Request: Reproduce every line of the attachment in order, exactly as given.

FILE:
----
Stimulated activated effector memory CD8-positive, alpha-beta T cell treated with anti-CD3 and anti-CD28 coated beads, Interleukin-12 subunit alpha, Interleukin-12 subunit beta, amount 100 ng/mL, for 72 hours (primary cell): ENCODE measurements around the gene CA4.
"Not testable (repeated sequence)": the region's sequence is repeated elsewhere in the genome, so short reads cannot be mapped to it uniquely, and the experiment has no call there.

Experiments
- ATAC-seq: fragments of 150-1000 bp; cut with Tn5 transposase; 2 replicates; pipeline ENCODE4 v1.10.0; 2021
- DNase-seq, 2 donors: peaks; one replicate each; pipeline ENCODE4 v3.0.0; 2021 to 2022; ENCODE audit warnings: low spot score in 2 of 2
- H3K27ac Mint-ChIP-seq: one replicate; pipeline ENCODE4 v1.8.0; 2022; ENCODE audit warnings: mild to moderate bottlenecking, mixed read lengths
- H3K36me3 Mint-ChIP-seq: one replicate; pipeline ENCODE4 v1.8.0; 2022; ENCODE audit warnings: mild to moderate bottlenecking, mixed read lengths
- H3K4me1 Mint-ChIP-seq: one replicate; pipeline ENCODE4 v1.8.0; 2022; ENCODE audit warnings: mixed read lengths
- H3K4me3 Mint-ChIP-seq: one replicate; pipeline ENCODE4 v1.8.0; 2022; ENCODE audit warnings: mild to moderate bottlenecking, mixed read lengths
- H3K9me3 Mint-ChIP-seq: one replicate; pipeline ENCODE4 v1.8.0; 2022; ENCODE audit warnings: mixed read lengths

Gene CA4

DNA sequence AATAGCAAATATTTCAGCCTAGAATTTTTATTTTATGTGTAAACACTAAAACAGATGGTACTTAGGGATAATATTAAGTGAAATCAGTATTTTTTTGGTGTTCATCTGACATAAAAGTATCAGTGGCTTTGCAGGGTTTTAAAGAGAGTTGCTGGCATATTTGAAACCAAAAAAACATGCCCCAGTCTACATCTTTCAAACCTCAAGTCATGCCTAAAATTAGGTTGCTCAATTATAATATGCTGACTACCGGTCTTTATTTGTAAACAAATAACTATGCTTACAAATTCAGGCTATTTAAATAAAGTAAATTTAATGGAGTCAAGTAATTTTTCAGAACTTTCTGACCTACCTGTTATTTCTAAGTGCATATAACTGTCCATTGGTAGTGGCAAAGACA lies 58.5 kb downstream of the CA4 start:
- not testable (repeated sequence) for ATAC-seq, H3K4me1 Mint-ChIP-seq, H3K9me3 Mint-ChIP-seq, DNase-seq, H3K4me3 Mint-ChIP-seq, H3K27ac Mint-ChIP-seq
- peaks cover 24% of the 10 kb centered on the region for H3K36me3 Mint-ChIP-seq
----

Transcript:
Stimulated activated effector memory CD8-positive, alpha-beta T cell treated with anti-CD3 and anti-CD28 coated beads, Interleukin-12 subunit alpha, Interleukin-12 subunit beta, amount 100 ng/mL, for 72 hours (primary cell): ENCODE measurements around the gene CA4.
"Not testable (repeated sequence)": the region's sequence is repeated elsewhere in the genome, so short reads cannot be mapped to it uniquely, and the experiment has no call there.

Experiments
- ATAC-seq: fragments of 150-1000 bp; cut with Tn5 transposase; 2 replicates; pipeline ENCODE4 v1.10.0; 2021
- DNase-seq, 2 donors: peaks; one replicate each; pipeline ENCODE4 v3.0.0; 2021 to 2022; ENCODE audit warnings: low spot score in 2 of 2
- H3K27ac Mint-ChIP-seq: one replicate; pipeline ENCODE4 v1.8.0; 2022; ENCODE audit warnings: mild to moderate bottlenecking, mixed read lengths
- H3K36me3 Mint-ChIP-seq: one replicate; pipeline ENCODE4 v1.8.0; 2022; ENCODE audit warnings: mild to moderate bottlenecking, mixed read lengths
- H3K4me1 Mint-ChIP-seq: one replicate; pipeline ENCODE4 v1.8.0; 2022; ENCODE audit warnings: mixed read lengths
- H3K4me3 Mint-ChIP-seq: one replicate; pipeline ENCODE4 v1.8.0; 2022; ENCODE audit warnings: mild to moderate bottlenecking, mixed read lengths
- H3K9me3 Mint-ChIP-seq: one replicate; pipeline ENCODE4 v1.8.0; 2022; ENCODE audit warnings: mixed read lengths

Gene CA4

DNA sequence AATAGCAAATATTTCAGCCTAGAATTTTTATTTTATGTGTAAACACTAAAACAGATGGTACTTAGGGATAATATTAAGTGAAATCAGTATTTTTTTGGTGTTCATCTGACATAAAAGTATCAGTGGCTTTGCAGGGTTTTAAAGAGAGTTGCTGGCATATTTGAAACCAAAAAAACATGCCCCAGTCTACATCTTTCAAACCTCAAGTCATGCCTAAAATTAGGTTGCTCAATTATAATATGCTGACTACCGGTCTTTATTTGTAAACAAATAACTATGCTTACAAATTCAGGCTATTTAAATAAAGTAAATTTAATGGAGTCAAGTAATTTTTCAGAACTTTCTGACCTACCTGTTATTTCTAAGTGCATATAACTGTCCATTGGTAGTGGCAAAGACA lies 58.5 kb downstream of the CA4 start:
- not testable (repeated sequence) for ATAC-seq, H3K4me1 Mint-ChIP-seq, H3K9me3 Mint-ChIP-seq, DNase-seq, H3K4me3 Mint-ChIP-seq, H3K27ac Mint-ChIP-seq
- peaks cover 24% of the 10 kb centered on the region for H3K36me3 Mint-ChIP-seq